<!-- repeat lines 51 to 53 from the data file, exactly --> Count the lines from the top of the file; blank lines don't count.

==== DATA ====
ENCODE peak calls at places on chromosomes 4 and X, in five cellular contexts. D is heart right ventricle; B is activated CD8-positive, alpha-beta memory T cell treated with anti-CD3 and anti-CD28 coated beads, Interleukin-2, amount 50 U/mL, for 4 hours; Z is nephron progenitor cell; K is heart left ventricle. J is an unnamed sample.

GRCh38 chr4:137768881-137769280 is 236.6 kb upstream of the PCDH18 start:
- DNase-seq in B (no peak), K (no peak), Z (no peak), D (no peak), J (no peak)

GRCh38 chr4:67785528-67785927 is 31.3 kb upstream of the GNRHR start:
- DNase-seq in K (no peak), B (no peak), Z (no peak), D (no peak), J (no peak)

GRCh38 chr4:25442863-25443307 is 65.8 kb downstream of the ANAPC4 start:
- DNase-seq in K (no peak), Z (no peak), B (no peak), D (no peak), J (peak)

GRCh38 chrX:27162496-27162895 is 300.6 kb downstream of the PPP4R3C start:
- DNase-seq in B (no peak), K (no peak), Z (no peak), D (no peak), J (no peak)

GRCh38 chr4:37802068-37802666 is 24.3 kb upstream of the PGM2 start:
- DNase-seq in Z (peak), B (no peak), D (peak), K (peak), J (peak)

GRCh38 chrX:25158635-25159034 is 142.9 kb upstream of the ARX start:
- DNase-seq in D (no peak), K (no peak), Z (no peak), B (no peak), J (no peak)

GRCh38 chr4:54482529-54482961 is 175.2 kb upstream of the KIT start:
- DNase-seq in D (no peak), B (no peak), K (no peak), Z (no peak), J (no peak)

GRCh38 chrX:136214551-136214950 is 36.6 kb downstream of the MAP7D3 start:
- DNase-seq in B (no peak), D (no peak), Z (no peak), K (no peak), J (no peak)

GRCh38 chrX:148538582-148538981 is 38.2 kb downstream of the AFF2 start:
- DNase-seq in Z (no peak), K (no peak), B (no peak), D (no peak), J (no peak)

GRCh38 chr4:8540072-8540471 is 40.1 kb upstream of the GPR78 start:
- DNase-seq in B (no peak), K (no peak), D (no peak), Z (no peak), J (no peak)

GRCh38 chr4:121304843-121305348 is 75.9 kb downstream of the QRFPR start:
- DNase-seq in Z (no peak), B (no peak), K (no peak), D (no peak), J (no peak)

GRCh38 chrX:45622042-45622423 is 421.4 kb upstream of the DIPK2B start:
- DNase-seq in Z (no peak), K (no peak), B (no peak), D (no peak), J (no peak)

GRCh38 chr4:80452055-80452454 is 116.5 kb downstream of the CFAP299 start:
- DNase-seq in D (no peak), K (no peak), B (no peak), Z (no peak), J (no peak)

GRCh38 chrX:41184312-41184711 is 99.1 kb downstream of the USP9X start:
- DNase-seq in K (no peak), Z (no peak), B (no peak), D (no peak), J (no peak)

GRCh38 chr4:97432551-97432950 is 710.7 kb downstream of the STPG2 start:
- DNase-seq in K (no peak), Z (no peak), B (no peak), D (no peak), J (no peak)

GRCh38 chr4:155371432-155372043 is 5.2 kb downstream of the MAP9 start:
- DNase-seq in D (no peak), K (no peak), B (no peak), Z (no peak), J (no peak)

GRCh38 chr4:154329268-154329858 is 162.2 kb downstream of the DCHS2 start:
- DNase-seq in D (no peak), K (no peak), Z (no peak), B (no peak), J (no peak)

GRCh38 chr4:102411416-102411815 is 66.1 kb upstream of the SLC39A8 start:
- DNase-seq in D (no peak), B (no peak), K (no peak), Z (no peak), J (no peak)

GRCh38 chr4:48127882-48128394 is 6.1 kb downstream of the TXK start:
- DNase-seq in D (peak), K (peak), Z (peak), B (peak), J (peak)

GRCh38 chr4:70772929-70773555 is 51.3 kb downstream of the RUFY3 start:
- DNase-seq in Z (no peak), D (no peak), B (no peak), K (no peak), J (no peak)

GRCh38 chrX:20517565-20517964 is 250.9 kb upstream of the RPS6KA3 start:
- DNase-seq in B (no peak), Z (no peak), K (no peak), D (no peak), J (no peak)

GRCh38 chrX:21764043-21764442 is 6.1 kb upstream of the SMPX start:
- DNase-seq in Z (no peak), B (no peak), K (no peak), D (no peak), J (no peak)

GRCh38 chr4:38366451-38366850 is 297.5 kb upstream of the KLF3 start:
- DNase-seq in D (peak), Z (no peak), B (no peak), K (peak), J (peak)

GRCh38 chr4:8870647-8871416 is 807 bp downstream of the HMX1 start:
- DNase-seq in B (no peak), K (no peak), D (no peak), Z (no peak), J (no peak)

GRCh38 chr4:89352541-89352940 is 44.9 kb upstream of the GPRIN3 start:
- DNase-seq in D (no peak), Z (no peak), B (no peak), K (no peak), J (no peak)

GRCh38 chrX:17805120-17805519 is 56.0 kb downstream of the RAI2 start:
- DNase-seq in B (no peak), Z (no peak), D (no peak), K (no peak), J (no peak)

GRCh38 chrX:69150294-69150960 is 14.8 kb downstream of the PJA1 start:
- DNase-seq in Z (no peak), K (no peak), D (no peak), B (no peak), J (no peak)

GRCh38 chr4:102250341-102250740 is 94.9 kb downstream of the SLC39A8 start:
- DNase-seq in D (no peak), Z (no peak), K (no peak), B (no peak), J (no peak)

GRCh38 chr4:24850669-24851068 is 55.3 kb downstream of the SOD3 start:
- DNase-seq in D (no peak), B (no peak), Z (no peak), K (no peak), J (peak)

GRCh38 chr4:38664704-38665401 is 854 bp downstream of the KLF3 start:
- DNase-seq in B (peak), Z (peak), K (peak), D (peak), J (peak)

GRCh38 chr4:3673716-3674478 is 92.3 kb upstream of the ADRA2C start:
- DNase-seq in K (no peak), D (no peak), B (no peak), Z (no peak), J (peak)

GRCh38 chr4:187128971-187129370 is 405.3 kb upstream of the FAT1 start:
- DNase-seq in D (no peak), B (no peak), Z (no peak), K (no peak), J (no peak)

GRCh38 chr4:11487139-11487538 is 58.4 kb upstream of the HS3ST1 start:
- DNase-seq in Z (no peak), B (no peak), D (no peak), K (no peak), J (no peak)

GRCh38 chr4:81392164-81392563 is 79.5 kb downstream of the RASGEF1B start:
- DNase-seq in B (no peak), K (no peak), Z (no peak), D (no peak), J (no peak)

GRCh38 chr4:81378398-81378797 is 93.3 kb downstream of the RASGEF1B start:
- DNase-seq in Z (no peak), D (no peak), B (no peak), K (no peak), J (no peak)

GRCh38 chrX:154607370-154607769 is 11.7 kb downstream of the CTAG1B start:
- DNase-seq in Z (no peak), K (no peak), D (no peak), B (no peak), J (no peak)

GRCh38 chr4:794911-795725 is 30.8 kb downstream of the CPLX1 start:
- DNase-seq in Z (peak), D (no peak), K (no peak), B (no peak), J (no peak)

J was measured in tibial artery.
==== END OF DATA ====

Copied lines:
- DNase-seq in D (no peak), Z (no peak), B (no peak), K (no peak), J (no peak)

GRCh38 chrX:17805120-17805519 is 56.0 kb downstream of the RAI2 start:
- DNase-seq in B (no peak), Z (no peak), D (no peak), K (no peak), J (no peak)